# “Quantum version” of Maxwell-Boltzmann speed distribution

Is there a "quantum mechanical version" of the classical Maxwell-Boltzmann speed distribution for monatomic ideal gases? I'm quite new to thermodynamics, but I just wanted to know. If there is such a distribution, can it be used to calculate the average speeds (such as the most-probable speed, or rms speed classically) of particles, given a mass? Or is it more subtle, dealing with quantum states and such?

Yes, these are called Bose-Einstein and Fermi-Dirac distributions of energy, they apply respectively to particles with integer spin (bosons) and half-integer spin (fermions). The difference is that multiple bosons can be in a single quantum state while fermions can not. In the limit of high temperature both distributions go to the Maxwell-Boltzmann distribution. The criterion for applicability of classical (non-quantum) statistics is that the phase volume occupied by a particle, $\delta x^3 \delta p^3 \sim V (mT)^{3/2}$, divided by the minimum quantum phase volume $\hbar^3$ has to be large compared to the number of particles N in the system. This can be written as $n \hbar^3 /(mT)^{3/2} \ll 1$. Here $V$ is the system volume, $n$ is the number density, $m$ is the particle mass, $T$ is the temperature. If numbers are substituted here then it turns out that the density has to be very high; therefore quantum statistics is not relevant to usual atomic or molecular gases. An exception is super-cooled systems, e.g., see http://arxiv.org/abs/cond-mat/0311617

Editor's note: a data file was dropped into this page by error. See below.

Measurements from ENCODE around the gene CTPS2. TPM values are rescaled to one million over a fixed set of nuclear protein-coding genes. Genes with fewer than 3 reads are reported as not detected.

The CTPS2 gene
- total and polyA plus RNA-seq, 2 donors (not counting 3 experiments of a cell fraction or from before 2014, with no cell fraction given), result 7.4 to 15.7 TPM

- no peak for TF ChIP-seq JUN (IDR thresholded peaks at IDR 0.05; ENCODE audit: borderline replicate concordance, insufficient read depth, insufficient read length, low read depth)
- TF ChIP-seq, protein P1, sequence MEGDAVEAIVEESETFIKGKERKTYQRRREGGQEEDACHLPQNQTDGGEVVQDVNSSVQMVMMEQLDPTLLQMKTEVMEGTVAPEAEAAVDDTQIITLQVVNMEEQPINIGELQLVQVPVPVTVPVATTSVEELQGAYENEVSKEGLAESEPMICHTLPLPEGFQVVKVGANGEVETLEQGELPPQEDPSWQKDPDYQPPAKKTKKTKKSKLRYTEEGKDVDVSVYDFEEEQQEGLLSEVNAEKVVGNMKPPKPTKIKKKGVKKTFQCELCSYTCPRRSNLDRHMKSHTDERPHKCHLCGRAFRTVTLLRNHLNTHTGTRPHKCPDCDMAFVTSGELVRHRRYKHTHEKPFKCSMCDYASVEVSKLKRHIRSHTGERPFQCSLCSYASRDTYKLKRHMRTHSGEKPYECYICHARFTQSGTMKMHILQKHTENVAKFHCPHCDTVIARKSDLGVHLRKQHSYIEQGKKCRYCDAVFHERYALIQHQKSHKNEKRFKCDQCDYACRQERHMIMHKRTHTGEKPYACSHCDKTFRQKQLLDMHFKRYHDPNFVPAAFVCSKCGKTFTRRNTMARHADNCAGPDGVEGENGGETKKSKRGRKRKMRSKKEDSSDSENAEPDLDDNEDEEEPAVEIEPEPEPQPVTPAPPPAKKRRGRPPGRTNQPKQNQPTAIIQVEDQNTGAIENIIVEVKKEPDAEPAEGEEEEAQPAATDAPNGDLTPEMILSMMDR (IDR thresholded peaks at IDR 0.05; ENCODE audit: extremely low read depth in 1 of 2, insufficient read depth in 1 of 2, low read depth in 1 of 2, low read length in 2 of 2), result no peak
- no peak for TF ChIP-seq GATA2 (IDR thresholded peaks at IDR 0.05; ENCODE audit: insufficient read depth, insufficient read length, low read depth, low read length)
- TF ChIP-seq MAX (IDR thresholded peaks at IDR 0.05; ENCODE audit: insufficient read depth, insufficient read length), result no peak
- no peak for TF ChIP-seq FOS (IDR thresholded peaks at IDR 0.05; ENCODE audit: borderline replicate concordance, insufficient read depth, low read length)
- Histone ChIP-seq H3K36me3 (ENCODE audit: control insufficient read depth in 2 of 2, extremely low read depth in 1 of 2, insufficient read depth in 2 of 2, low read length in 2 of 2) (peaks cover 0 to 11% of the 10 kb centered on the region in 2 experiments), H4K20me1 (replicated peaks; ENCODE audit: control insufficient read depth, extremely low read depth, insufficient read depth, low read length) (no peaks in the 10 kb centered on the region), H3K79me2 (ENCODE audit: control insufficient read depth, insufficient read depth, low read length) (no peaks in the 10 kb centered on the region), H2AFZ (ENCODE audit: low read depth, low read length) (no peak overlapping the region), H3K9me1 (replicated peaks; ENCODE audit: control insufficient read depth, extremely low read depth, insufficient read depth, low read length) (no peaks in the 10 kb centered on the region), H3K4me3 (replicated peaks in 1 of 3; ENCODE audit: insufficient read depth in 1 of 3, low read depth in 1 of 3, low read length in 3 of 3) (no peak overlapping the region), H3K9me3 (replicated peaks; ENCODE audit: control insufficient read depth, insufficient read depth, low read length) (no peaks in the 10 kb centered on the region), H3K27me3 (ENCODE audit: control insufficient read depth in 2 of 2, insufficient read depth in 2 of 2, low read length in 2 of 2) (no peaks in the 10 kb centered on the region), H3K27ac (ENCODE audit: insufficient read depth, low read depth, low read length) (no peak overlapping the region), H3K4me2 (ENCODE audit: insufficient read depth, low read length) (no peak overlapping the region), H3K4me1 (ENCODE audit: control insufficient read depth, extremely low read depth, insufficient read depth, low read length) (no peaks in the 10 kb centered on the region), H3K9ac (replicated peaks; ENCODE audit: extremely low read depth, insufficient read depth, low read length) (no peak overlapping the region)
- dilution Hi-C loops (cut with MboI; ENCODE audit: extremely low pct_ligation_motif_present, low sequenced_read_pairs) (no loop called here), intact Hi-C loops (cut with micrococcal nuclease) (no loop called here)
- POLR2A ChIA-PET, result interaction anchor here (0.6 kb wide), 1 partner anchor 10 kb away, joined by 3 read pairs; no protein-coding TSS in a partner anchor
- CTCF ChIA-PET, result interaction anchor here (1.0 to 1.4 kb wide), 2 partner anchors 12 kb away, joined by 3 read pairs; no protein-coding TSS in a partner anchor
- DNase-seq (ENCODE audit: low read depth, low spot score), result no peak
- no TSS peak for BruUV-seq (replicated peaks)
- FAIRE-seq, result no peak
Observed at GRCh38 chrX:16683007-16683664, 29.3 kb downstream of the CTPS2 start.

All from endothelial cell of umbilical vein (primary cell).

• @user86111 Atoms and molecules, too. Their statistics, i.e. whether they are a boson or a fermion, corresponds to whether the total spin of the particle is a whole or half integer. You can estimate the temperature at which quantum effects become important from the mean separation of the particles $d$ and their mass $m$: $T_{Q} \approx \frac{h^2}{2 k_{B} m d^2}$. Feel free to swap $k_B$ and $m$ for $R$ the gas constant and molar mass if you like. – Chay Paterson Jul 23 '13 at 18:41